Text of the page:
In article titled The Psychology of Repository Permanence, Deane writes:
“I’ve worked in a fair amount of companies, and consulted with many others, and I’m starting to believe that a lot of the problems each one has had with document management boils down to one thing: lack of perceived permanence.
In each company, there was an ever-shifting way of storing and archiving documents. Some people had them in their local drives, some had them on a big amorphous mapped drive, others put them in Exchange public folders, other uploaded to some project management system. In all these cases, users lacked a “single source of truth,” and that produced some background unease.“
In his article, he talks about:
– The ever-changing recommendation about where to store documents, and that there are multiple recommendations.
– There is rarely a strong dictate as to what is the authoritative document management system, or collaboration tool for that matter.
– Many collaboration tools are pushed into the enterprise with no training strategy.
– If you can convince people that “this is it” (in a formalized way, and it’s a long-term approach), you are “75% of the way there.”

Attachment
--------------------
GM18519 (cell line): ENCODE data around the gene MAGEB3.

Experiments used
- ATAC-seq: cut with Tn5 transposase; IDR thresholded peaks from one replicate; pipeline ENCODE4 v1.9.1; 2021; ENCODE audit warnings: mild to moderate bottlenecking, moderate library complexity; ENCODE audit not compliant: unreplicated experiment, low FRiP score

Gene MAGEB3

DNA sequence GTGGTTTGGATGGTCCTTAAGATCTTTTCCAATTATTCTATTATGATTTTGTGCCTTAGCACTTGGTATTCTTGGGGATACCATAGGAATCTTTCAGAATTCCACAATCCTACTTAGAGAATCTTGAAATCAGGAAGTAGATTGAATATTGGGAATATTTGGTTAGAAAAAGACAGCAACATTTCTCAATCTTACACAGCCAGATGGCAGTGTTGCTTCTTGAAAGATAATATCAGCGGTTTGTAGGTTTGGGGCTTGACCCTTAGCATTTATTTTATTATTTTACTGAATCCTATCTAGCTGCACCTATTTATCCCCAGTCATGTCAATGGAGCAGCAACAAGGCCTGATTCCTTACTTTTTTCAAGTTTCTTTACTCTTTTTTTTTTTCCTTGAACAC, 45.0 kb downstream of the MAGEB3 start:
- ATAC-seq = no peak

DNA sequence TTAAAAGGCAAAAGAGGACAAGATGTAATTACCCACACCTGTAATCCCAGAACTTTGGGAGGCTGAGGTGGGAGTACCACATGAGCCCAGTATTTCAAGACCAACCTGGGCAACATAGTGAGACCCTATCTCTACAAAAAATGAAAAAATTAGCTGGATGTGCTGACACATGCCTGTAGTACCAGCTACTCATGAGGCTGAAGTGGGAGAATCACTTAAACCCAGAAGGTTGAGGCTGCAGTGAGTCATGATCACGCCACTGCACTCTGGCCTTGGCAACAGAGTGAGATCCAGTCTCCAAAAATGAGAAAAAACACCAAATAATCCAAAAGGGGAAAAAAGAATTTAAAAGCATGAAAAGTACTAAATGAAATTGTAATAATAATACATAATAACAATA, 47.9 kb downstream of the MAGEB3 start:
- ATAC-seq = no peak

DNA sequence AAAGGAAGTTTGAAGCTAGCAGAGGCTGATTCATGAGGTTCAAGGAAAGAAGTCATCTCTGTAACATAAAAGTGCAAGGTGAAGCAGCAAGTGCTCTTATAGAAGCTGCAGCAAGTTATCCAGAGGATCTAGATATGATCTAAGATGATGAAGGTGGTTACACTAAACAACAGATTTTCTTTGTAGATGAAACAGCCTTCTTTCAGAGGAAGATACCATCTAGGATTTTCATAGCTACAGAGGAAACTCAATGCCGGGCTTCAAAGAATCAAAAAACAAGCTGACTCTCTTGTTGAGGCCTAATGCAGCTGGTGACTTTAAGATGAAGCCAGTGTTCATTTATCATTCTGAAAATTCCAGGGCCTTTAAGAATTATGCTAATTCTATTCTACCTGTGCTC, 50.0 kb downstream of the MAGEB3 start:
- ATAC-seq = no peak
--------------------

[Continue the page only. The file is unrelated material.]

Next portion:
1. If people believe that their store of work documents and files are going to “disappear” into some new system, never to be seen or found again, it would make perfect sense for them to minimize compliance with the current flavor of the month recommendation.
2. If the system is going to be a long-term approach, then you need to ensure you are working with a vendor who will be around for the long-term. One of the chapters in my upcoming Collaboration Roadmap book talks about decision factors beyond the technology, and vendor stability is a key one.
3. Some of Deane’s comments, especially about the “new thing” being the authoritative and long-term approach, align nicely with Stage 4 strategies in by book on user adoption. Others, about the need for more adoption work than “pushing it out without training,” are also dealt with in the book.